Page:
“In the 1970s, Trudeau showed no sympathy for the dissidents across eastern Europe who were fighting a long and lonely (and often apparently hopeless) battle against Moscow. He saw them as irresponsible agents of disorder who might disturb the world’s delicate status quo. “He considered them thugs,” a senior diplomat told me, after watching Trudeau’s reactions over the years.“

    Solzhenitsyn a thug. No wonder Castro came to his funeral and declared three days of mourning in totalitarian Cuba in Trudeau`s honour.

  22. Jarrid, settle down. We know, Trudeau is a commie, Obama is a commie… who the hell is Fulford? A man of great importance I bet.

  23. Aaron, O.K. let`s give young Trudeau a pass on WWII, as you point out he was a young adult.

    But what of his pro-commie, pro-totalitarian sympathies. Or does he get a pass on that because the commies had good intentions. When they tortured people and invaded countries and generally failed to respect basic human rights they get a pass because they had high-minded motives. And people who sympathised with them and ran cover for them, like Trudeau should get a pass too. The U.S.S.R. truly was, in Reagan`s words, “an evil empire“. The incalculable harm done to the Russian people and those of Eastern Europe should never be forgotten, and neither should those who acted as their apologists, like Pierre Trudeau.

    As for Iraq, I guess in your books Saddam Hussein was a freedom fighter, to me and many he was a stalinist thug. Supporting the American intervention in Iraq hardly puts one on the wrong side of history, as the next leader of the Liberal Party will tell you. The U.S. isn`t the enemy Aaron.

    Failing to stand up to the evils of our day, and in the case of communism, being an active sympathizer, is a cornerstone of the morally muddled Trudeau legacy.

  24. BC – you need to read The Gulag Archipelago or Varlam Chalamov`s Tales of Kolyma, the latter in particular will make your blood run cold. We Canadians live in la-la land, we`re blessed but we`re ingrates and we take so much for granted. When in our coddled corner we abet rather than fight injustice, I can`t keep quiet, sorry.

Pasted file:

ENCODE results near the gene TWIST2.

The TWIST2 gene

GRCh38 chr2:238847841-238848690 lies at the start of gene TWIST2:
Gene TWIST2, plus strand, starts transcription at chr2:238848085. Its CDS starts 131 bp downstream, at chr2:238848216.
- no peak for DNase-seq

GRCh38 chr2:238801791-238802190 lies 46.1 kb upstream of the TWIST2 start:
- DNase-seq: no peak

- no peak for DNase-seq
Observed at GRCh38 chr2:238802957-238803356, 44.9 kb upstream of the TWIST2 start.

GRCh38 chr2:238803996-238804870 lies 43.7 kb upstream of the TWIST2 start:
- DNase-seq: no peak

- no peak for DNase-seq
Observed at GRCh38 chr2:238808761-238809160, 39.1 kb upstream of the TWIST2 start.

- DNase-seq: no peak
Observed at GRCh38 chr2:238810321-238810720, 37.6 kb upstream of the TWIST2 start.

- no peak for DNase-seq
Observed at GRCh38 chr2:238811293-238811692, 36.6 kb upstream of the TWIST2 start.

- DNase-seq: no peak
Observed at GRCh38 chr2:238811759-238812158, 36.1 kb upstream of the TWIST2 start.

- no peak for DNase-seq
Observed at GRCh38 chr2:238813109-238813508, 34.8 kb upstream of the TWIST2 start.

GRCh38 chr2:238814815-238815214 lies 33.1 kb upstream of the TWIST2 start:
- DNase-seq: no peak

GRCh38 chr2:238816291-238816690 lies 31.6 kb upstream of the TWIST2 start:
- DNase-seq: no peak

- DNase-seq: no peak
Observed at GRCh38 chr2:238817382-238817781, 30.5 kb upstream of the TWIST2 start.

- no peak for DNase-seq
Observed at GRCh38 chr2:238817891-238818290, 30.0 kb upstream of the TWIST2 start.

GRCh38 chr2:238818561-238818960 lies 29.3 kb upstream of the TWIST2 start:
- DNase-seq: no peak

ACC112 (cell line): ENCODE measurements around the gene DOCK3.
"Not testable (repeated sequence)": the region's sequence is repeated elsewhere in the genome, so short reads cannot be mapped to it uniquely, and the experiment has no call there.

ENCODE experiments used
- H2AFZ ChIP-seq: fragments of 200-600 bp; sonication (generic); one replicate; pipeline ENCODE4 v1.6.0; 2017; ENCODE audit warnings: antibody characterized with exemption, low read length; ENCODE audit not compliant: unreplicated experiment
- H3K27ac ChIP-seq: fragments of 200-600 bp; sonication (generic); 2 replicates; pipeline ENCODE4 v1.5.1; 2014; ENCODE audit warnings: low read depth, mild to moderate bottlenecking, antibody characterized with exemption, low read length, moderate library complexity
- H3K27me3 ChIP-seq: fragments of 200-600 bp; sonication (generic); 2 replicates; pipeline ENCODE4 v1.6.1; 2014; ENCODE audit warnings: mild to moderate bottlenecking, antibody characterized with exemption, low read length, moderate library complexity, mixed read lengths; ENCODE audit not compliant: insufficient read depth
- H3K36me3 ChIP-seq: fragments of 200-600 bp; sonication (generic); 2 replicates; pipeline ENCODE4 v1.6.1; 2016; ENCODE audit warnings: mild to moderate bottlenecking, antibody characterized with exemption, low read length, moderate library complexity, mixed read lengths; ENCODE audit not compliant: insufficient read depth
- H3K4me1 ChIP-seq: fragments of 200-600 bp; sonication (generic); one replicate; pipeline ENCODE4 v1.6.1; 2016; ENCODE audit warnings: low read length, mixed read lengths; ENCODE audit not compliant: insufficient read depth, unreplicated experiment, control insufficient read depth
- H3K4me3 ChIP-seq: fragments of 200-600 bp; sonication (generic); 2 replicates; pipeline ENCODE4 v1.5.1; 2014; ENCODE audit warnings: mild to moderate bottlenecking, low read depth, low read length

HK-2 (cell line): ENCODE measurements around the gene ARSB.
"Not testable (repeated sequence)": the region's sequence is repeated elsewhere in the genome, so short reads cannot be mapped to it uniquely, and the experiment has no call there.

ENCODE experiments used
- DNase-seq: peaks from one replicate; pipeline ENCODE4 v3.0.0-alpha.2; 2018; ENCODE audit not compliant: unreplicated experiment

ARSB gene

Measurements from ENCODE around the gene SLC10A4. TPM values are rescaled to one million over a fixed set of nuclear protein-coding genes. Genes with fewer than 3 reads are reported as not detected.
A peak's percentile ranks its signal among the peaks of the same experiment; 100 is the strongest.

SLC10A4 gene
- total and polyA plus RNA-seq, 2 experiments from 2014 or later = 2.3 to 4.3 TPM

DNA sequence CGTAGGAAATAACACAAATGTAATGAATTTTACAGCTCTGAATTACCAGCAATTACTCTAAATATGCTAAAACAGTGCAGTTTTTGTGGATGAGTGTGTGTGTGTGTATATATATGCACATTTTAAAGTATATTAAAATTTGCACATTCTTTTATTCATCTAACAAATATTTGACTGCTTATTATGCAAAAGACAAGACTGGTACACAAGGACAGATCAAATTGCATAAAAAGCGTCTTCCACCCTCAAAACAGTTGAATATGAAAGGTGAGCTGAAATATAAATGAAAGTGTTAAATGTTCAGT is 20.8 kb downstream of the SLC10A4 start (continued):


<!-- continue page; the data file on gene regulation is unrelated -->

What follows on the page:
25. Jarrid, I’m thumbing my way though A People’s Tragedy: The Russian Revolution, I get it, monstrous crimes were commited against the russian people. But… you are a little over the top with your accusations against Trudeau, oh well, I won’t change your mind, proceed, freedom fighter.

  26. “What a petty man Harper is.”

    hey. it pays the rent.

  27. True, It’s probably time I read that book Bastards and Boneheads.

  28. Most of the neoconservatives, like Bush, Cheney, and Wolfowitz, took a pass on the Vietnam War. ( Clinton hid in Britain. Gore got a safe military job to protect his viability in the system.)

    As for WWII, the Americans didn’t even bother to show up till 1941. And then well “the greatest generation” let the Russian people do most of the fighting (and dying) against the Germans. The greatest generation really didn’t get interested in fighting the Germans until the Soviets threatened to overrun Europe.

    Reagan bankrupted the Soviet Union, but he put in place the “deficits-don’t-matter” mentality that 30 years later has bankrupted the United States. So Reagan was great short term, in ending the Soviet empire, but sowed the seeds for the end of the American Empire too.

    The Quebec Trudeau grew up in was inward-looking and isolationist. A young person growing up in that society would have grown up culturally predisposed against fighting in any foreign war.

  29. We Canadians live in la-la land, we`re blessed but we`re ingrates and we take so much for granted. When in our coddled corner we abet rather than fight injustice, I can`t keep quiet, sorry.

    Yes, and calling Trudeau a Commie is no doubt useful, but hey, there’s a whole 3rd-World out there waiting for your help, Jarrid. Also, you could enlist, no?

  30. he really is a petty dude

    as he says:

    “I do not make this statement to be unkind or cruel. But one must believe a grown-up will see the world differently than an 18-year-old, just as one must hope Canadians will come to view Mr. Trudeau more soberly than when it mattered.

    to put it in other terms, it doesn’t matter anymore but i am gonna skewer you record while you still are warm in your grave…a week!…

    hmmm…. how do you think SH’s record will be viewed vis a vis PET’s in say 50 yrs?

  31. So far the only thing I can see Harper being remembered for is the Quebec resolution, and that only if it turns out negatively.

  32. Given that Al Qaeda in Iraq seems to have given up the ghost, Harper will probably be remembered as having the right initial response and then pretending he didn’t with suprising success. So we should credit him for that political cleverness and nothing more. If Iraq itself remains stable. Seems to me that the Chinese guy that said democracy is 100 years away for them has a more sensible, conservative grasp of things.